• The maturity: Total control of social and cultural differences.

The article calls for a better understanding of these four phases to enable immigrants to better anticipate them. These eminent scientists have well said “Immigrants”? A Foreign person who land in a new country must adapt himself to its codes since they can NOT change them. But I am not an immigrant dear sirs, I am a citizen, I was born here, I want to live here. Then, what should be done? Buy a car and a Taser? Abandon definitely the pleasure of walking up to forget the main use of my legs? Limit my outings to luxurious places? I refuse to believe that we can do nothing; I say that because I feel that I am not alone having this problem of insecurity, otherwise there would not have three queues of parking in front of bakeries.

Most of my friends told me that they took their car for any trip because they were haunted by the feeling of being exposed to danger! The greatest hypocrisy in these forums, where we celebrated a flourishing country and ready to welcome the fresh young minds to contribute to its development, is that we lack a clear visibility on our daily life. For that reason, new forums should have been organized in parallel to encourage community services and private initiatives and to urge us to heal the country from these kinds of illnesses which empoison life, because “as you make your bed you must lay,” this is our country, its problems and its solutions too.

Some will say that it is the role of the state to ensure the safety of its citizens; it is up to the government to ensure social cohesion through the taxes on income and through wealth redistribution? Yes, but we all know we live in a state of “Fantomas” rather than a state of “Robin Hood” and until Robin finds a way to take from the rich to give to the poor and solve all social problems arising from poverty and insecurity, it is up to us if we want to live happy in this country. Because unlike developed countries we cannot pretend that these offenders are the result of a poorly managed immigration, or that we are victims of a wild exodus of ungrateful refugees, we cannot argue as our own illness is a bacteria exclusively linked to our body and not a virus got by contagion. We must face the harsh reality where two-track development (morocco mall / slum of Sidi Abderrahmane) will do but harm our society and we must act to rebalance our society. There are plenty of associations working in community service, yet the means to do their job are short!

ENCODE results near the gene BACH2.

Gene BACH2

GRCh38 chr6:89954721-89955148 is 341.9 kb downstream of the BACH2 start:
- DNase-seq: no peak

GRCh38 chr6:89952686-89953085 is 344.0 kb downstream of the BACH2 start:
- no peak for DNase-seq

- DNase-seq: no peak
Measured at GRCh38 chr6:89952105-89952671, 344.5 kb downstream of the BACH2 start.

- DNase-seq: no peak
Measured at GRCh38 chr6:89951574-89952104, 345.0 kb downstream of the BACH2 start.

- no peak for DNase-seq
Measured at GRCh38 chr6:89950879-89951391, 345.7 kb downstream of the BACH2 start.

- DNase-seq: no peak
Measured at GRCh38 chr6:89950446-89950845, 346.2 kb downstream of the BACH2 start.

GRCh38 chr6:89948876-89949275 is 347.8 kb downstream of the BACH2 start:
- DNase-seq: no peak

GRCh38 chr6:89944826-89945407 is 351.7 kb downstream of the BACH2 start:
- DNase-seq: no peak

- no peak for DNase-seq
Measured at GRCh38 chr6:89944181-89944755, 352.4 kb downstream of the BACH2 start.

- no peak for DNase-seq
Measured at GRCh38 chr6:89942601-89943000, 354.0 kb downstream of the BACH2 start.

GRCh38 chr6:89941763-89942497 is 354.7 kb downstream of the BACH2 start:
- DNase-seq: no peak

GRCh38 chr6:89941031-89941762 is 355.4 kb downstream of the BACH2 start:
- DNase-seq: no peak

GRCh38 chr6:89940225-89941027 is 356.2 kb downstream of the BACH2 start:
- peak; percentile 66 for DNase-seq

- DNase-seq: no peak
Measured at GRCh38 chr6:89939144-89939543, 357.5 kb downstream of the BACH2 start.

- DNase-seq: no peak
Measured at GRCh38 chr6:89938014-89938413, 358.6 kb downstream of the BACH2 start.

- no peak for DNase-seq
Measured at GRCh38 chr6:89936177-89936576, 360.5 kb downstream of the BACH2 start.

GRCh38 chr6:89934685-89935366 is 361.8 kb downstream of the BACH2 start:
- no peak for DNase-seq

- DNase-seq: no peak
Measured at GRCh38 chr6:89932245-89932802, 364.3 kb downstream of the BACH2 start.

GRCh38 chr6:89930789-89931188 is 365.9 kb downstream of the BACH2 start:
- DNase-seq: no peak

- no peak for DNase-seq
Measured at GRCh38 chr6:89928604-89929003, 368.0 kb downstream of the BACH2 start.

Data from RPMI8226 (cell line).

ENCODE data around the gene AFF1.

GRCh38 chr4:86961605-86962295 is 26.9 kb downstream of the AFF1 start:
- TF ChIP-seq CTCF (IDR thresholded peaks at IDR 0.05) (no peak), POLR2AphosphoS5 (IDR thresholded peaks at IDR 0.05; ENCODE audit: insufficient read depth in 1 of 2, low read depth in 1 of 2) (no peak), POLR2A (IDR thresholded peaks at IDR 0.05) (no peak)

We the “qualified” are familiar with the planning and long-term prospects. Every penny injected in social action is an investment, a benefits of that will be reaped sustainably, each child received in a nursing home is a guarantee to not find another one in the street selling chewing gum in the best case or something else (drugs, sex, fight criminals & other services). So give away our money, this is the easiest of all gifts, God will reward us and the country too.

I have a dream … I dream that one day I will walk 50 meters on the streets of Casablanca without being threatened by a thief or harassed by a sexual pervert, without hearing a miserable child begging or a neurotic conductor insulting me, I will walk with my high heels without tripping in a hole on the floor or in a garbage bag, I have a dream … Inshallah.

The article was written by a friend who wanted to share her experience using my blog.